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Rice University research sheds light on what family office investors are looking for

Family firms aren't investing in research and development — but why? Getty Images

Family firms are publicly traded companies in which family members own at least 20 percent of the voting stock, and at least two board members belong to the family. For obvious reasons, the central principals in these firms tend to have a longer view than principals in non-family firms. Yet family firms invest less in research and development (R&D) in technology firms than their non-family counterparts. Since investments in R&D are stakes in the future, why this disparity?

Robert E. Hoskisson, a management professor at Rice Business, joined several colleagues to answer this question. Refining a sociological theory called the behavioral agency model (BAM), the researchers defined family-firm decisions as "mixed gambles" — that is, decisions that could result in either gains or losses.

Because success in high technology relies so much on innovation, it's especially puzzling when such a family owned business underinvests in R&D. So Hoskisson and his colleagues focused on the paradox of family firms in high tech.

According to previous research, family owners weigh both economic and non-economic factors when making business decisions. Hoskisson and his team labeled these non-economic factors socioemotional wealth (SEW). SEW can include family prestige through identifying with and controlling a business, emotional attachment to the firm or the legacy of a multigenerational link to the firm.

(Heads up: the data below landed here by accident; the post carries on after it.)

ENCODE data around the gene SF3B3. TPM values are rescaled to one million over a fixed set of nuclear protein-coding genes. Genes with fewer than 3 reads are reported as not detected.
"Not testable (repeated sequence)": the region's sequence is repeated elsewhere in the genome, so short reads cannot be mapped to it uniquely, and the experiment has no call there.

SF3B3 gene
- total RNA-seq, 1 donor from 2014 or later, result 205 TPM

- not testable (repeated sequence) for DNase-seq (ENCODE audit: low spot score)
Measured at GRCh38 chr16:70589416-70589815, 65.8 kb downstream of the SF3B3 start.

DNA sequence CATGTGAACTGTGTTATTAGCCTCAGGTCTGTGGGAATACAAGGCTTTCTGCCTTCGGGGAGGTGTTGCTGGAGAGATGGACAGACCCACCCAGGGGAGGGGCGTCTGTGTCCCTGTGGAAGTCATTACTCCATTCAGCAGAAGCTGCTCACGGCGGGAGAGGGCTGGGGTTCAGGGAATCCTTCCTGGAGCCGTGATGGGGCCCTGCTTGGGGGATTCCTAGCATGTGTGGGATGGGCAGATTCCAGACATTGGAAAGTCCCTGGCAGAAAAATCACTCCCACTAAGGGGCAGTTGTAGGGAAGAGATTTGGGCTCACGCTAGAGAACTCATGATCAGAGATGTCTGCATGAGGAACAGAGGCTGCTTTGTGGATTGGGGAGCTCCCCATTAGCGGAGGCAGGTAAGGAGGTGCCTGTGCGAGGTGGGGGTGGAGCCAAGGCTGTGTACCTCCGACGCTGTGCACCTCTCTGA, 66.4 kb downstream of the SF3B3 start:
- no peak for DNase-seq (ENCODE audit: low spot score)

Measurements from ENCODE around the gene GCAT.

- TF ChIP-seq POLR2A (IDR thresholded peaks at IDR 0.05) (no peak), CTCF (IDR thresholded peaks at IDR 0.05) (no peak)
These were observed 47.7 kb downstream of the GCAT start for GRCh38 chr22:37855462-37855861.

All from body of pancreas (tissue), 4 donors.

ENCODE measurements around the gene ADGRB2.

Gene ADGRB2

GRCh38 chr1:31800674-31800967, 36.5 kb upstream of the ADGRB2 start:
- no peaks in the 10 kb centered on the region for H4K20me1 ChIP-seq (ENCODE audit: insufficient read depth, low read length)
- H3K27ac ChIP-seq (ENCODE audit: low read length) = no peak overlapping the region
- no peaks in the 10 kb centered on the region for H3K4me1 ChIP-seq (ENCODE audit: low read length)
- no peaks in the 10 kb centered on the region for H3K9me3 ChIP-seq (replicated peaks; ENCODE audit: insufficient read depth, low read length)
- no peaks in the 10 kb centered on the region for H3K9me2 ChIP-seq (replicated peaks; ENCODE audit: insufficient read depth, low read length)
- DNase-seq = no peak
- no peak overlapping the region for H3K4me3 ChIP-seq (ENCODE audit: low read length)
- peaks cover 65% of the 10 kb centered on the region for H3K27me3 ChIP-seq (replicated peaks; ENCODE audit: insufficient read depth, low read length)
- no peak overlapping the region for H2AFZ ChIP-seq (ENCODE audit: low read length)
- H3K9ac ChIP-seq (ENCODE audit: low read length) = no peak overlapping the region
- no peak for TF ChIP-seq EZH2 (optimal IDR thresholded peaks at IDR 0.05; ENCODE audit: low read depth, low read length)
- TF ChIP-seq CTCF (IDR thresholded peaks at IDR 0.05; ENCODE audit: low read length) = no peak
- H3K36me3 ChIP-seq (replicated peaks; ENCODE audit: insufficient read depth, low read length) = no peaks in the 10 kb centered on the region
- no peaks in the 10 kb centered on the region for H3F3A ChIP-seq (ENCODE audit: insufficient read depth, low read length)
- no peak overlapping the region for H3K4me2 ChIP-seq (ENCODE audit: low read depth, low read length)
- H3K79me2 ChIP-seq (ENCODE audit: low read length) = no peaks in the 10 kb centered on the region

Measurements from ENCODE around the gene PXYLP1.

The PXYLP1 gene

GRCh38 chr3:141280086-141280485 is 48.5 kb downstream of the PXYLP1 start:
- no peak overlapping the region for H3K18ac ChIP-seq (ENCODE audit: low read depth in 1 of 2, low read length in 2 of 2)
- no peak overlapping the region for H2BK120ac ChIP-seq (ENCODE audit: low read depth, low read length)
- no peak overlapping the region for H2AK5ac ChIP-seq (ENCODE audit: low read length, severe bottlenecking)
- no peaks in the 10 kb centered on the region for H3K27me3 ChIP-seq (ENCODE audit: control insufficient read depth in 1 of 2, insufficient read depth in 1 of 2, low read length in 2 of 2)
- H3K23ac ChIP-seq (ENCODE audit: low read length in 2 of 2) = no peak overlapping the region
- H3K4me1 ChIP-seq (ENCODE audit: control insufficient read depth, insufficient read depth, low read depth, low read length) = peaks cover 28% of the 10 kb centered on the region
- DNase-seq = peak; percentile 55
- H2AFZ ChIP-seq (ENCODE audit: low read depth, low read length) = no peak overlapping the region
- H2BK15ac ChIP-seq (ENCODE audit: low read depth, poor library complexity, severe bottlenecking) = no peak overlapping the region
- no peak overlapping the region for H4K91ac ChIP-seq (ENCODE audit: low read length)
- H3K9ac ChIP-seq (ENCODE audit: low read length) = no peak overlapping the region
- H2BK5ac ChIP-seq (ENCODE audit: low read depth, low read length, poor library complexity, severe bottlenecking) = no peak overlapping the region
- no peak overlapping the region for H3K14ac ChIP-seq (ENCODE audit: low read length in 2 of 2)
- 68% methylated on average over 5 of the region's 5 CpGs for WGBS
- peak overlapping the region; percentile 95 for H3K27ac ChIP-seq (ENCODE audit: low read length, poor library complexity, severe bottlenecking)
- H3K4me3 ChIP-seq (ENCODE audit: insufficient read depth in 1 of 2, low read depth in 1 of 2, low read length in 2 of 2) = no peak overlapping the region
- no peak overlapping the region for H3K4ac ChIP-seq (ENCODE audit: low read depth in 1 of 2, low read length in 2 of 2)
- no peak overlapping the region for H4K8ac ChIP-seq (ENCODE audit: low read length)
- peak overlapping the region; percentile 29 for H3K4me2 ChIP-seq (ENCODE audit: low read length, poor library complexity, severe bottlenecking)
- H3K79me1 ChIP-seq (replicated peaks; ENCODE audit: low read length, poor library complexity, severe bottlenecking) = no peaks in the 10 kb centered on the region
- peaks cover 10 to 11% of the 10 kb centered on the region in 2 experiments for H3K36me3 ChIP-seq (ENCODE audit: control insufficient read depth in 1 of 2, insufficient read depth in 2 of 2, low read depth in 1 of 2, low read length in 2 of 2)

That intangible wealth (SEW) explained some of the families' R&D choices. While investment in R&D may lower future financial risk, it can threaten other resources the family holds dear. Expanded R&D spending, for instance, is linked with competitiveness. At the same time, it is associated with less family control. That's because to invest more in R&D, businesses typically need more external capital and expertise. So when a family firm underinvests in R&D, it may in fact be protecting its socioemotional wealth.

To further understand these dynamics, the researchers looked at three factors that they expected would raise families' R&D spending to levels more like non-family counterparts.

The first factor was corporate governance. As predicted, the researchers found that family firms with a higher percentage of institutional investors invested in R&D at levels more like those of non-family firms. The institutional investors naturally prioritized economic benefits far more than the founding family's legacy wealth (SEW).

The researchers also analyzed corporate strategy. Family firms, they found, invested more in R&D when it might be applied to related products or markets. Even families bent on preserving non-economic wealth could be lured by a big economic payoff, and related business are easier to control because they are closer to the family legacy business expertise.

Finally, Hoskisson and his colleagues looked at performance. When a family firm's performance lagged behind that of competitors, they reasoned, the owners would spend more on R&D. A higher percentage of institutional investors, the team theorized, would magnify this effect. Interestingly, the primary data (from 2004 to 2009) failed to support this hypothesis, while an alternative data set (from 1994 to 2002) confirmed it.